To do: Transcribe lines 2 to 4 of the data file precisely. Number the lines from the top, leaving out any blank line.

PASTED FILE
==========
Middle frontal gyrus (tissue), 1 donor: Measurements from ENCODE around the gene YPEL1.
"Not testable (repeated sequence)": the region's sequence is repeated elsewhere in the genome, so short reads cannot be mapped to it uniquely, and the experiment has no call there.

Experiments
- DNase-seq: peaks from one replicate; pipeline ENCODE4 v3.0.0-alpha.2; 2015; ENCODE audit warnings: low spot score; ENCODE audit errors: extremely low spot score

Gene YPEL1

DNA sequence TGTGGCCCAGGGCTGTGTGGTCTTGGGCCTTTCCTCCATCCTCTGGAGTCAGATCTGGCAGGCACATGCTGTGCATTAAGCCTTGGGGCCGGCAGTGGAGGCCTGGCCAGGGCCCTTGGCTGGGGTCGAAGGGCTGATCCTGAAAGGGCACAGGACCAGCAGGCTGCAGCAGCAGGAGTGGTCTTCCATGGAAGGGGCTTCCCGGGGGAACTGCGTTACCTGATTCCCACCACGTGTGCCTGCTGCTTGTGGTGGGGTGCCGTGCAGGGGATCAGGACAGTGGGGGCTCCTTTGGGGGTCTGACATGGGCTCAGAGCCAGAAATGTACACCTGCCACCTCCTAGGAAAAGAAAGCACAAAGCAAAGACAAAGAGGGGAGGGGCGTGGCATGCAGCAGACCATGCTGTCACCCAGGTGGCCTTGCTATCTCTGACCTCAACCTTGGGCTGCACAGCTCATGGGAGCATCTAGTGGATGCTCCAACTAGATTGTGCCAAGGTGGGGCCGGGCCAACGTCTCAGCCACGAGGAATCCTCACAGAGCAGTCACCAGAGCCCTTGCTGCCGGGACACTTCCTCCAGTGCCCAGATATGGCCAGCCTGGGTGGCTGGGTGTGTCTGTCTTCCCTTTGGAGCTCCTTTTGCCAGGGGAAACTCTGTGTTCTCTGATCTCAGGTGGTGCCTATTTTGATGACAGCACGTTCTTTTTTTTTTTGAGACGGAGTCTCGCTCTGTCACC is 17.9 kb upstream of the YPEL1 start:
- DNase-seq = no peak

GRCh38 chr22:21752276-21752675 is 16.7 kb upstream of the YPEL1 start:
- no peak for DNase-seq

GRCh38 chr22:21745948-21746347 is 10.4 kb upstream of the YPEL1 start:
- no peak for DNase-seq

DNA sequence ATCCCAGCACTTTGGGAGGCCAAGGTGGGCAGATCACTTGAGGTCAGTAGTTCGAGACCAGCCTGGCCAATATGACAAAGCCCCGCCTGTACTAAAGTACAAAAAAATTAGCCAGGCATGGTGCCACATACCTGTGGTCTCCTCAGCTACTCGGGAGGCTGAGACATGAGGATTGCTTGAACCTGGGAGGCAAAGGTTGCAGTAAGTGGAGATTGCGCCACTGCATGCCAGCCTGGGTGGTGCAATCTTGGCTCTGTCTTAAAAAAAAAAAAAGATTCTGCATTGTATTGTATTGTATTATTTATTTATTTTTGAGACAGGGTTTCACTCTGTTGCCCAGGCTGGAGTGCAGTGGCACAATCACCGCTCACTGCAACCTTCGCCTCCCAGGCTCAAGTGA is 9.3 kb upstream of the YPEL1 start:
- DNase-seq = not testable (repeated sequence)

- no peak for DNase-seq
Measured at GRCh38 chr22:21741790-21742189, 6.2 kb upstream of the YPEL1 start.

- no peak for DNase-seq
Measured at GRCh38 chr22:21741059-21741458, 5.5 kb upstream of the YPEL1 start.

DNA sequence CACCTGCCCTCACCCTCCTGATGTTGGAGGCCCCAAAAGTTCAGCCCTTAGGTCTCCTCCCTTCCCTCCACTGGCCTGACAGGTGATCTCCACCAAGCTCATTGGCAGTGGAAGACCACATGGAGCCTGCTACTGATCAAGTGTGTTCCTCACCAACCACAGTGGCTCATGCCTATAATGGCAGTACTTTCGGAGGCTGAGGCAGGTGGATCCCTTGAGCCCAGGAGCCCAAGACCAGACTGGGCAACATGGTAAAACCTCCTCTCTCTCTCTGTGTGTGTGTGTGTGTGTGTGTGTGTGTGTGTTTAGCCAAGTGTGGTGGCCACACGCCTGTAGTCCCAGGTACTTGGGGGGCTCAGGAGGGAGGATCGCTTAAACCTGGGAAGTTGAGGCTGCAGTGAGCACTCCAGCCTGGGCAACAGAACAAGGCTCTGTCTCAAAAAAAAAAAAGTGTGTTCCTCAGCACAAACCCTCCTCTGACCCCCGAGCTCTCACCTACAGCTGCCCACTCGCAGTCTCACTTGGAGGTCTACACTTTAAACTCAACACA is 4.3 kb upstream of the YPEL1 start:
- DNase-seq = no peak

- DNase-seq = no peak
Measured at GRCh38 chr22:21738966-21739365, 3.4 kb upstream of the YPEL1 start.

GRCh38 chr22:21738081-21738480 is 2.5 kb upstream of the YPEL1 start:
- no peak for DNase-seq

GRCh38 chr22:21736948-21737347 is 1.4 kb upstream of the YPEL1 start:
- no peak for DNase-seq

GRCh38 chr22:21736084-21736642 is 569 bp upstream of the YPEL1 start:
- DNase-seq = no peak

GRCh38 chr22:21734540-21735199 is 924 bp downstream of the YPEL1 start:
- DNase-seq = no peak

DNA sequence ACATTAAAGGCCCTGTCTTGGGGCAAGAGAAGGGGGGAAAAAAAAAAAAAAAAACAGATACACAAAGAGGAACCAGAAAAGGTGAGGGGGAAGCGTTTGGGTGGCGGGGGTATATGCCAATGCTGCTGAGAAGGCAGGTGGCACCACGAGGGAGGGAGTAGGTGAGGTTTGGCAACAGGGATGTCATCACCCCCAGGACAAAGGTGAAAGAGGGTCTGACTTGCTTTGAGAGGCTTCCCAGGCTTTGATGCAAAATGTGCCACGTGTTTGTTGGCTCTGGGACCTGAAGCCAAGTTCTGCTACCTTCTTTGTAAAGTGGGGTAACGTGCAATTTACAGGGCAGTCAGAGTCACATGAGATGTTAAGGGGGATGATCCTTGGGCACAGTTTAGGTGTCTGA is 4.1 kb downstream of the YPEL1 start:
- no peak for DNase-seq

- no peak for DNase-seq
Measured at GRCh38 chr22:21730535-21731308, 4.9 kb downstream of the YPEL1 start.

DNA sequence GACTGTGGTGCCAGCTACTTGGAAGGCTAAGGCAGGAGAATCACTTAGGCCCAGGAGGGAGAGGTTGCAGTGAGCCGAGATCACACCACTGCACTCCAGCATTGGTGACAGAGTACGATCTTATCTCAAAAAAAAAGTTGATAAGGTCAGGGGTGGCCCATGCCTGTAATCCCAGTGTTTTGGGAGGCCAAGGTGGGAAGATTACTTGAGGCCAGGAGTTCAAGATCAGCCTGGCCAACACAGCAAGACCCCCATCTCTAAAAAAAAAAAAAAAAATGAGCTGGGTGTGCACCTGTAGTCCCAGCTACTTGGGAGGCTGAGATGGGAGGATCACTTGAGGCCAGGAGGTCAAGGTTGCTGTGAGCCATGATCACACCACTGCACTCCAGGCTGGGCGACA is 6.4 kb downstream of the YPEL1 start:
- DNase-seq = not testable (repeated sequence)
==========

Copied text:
"Not testable (repeated sequence)": the region's sequence is repeated elsewhere in the genome, so short reads cannot be mapped to it uniquely, and the experiment has no call there.

Experiments
- DNase-seq: peaks from one replicate; pipeline ENCODE4 v3.0.0-alpha.2; 2015; ENCODE audit warnings: low spot score; ENCODE audit errors: extremely low spot score